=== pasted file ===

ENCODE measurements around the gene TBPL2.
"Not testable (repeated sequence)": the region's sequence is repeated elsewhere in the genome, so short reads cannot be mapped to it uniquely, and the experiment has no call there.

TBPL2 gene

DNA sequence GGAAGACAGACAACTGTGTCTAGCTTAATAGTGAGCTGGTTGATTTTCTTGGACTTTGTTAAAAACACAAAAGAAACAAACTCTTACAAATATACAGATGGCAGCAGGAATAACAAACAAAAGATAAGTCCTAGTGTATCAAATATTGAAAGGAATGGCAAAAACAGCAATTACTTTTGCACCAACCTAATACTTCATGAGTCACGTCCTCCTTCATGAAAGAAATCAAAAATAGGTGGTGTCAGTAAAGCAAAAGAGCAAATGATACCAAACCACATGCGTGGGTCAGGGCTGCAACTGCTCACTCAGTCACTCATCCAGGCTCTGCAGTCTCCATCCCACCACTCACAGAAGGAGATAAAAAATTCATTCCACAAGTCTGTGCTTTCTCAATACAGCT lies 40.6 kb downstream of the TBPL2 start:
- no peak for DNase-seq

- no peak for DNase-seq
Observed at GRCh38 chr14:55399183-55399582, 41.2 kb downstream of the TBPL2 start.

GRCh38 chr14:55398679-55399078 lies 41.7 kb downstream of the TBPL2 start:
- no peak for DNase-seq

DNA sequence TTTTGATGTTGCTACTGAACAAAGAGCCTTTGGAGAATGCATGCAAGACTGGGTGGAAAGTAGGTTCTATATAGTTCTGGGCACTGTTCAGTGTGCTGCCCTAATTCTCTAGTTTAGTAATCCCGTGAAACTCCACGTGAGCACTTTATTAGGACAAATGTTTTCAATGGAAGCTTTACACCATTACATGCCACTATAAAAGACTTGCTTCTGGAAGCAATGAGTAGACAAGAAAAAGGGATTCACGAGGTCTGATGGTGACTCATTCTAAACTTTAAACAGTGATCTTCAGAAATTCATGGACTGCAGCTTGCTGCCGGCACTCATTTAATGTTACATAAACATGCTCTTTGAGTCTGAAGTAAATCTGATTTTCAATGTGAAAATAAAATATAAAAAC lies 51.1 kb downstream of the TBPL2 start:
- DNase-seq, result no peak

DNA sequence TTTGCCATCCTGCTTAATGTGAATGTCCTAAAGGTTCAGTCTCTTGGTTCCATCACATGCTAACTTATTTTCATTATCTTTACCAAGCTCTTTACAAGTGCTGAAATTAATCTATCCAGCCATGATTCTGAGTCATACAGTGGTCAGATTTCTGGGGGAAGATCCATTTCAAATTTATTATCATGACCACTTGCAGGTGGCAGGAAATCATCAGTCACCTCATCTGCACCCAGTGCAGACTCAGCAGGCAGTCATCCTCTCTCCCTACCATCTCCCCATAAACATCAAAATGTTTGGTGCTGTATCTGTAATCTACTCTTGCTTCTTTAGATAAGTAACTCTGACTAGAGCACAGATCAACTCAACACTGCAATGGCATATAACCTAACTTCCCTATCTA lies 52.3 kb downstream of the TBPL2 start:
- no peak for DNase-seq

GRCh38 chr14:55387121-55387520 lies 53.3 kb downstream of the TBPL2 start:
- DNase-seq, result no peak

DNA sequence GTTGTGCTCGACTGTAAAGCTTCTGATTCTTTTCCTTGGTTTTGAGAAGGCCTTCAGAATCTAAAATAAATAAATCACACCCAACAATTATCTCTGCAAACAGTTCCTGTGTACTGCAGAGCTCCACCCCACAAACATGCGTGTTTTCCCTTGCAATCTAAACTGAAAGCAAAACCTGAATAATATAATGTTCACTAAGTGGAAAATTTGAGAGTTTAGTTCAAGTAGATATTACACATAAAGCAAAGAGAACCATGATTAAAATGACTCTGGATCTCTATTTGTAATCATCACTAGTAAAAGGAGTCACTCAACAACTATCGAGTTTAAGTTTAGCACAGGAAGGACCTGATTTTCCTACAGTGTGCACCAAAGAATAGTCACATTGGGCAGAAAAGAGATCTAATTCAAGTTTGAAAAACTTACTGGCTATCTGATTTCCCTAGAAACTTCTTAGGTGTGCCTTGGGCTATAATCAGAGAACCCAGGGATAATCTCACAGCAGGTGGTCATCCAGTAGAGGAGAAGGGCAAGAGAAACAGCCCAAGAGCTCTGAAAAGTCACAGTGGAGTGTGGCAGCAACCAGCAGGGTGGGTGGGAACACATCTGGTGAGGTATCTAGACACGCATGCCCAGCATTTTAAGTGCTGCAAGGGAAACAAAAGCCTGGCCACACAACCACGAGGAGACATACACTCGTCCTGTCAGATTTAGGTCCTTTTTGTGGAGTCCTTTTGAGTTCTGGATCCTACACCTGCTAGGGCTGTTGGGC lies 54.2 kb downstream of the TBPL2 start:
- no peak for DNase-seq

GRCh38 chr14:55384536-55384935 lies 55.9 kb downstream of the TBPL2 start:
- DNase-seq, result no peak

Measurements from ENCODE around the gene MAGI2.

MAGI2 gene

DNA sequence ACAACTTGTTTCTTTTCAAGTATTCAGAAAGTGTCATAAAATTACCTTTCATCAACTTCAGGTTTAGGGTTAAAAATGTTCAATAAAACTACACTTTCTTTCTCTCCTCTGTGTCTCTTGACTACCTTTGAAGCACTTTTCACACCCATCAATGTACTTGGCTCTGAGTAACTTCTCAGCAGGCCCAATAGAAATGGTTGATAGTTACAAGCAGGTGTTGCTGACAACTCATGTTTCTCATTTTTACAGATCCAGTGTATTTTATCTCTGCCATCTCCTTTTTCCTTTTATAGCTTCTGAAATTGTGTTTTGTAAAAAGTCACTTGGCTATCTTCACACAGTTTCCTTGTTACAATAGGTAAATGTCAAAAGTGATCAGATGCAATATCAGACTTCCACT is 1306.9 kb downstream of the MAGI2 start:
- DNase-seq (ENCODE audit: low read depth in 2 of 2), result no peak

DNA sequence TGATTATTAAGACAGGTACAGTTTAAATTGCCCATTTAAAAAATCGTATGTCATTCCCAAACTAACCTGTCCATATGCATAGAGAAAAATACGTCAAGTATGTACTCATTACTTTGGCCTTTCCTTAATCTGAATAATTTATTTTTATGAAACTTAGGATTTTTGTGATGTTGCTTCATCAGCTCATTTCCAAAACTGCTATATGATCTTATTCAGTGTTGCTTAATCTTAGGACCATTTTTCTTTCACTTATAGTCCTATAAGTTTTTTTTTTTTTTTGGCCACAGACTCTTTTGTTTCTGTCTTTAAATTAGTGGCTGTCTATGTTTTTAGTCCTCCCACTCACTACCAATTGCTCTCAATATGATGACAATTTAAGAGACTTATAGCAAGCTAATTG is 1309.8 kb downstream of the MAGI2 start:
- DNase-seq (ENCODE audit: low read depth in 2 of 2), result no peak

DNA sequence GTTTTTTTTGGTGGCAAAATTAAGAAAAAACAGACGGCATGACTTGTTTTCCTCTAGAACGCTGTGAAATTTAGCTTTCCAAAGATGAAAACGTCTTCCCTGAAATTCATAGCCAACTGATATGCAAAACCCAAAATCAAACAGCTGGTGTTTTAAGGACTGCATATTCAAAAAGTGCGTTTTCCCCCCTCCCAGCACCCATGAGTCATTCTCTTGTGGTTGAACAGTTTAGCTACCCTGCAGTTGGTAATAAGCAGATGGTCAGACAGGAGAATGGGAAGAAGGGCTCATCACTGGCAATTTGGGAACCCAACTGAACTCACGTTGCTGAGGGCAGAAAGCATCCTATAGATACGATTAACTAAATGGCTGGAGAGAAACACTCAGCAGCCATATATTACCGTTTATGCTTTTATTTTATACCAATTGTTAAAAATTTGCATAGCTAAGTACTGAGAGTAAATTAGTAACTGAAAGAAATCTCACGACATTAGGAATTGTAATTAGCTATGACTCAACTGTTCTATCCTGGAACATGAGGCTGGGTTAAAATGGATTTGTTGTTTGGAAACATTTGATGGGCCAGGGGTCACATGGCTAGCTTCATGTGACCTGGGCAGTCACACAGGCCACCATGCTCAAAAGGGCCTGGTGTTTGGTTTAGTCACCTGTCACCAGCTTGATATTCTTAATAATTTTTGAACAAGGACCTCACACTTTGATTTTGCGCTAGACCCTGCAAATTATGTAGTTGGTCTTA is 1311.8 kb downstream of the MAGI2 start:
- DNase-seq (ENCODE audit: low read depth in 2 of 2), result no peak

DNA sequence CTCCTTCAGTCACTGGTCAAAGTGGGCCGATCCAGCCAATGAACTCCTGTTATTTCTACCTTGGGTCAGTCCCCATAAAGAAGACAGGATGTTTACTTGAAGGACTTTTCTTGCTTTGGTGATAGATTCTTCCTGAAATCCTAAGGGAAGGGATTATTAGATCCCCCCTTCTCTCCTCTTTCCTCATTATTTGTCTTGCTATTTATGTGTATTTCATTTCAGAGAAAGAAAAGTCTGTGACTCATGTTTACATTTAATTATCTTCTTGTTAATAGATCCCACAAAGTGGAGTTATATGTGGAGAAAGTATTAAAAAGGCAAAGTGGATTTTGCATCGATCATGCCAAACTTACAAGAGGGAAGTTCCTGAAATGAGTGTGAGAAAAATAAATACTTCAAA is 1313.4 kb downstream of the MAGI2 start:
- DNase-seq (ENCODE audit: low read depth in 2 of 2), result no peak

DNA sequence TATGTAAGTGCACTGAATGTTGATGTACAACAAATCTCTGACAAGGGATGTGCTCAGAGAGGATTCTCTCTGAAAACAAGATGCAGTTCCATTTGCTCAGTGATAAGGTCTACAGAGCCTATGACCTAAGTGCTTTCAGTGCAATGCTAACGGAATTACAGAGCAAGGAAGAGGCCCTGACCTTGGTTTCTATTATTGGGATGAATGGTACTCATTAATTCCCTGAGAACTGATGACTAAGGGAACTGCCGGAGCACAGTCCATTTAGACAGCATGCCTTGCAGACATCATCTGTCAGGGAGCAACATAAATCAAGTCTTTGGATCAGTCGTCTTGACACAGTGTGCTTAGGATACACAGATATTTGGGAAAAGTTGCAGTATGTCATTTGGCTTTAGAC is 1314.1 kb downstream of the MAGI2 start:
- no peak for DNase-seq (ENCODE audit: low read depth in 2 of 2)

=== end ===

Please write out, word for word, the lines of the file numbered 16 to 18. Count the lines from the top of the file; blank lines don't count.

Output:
DNA sequence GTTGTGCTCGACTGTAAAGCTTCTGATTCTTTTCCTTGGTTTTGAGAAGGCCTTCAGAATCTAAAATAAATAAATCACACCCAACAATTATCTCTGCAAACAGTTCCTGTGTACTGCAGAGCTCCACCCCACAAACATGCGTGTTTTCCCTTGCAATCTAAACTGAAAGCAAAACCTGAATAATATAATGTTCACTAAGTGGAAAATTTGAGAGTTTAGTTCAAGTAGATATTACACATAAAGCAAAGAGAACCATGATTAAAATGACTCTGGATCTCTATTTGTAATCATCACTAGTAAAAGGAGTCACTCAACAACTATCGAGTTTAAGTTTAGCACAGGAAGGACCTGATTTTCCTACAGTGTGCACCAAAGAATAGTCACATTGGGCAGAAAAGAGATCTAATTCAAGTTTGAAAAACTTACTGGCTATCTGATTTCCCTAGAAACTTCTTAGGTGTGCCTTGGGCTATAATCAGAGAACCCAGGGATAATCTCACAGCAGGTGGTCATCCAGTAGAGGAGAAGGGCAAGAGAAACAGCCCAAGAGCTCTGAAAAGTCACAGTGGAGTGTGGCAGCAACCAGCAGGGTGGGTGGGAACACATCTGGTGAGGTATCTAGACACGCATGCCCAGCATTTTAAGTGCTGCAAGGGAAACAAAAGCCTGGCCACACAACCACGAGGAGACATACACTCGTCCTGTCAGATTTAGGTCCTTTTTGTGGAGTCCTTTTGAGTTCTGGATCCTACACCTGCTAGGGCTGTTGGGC lies 54.2 kb downstream of the TBPL2 start:
- no peak for DNase-seq

GRCh38 chr14:55384536-55384935 lies 55.9 kb downstream of the TBPL2 start: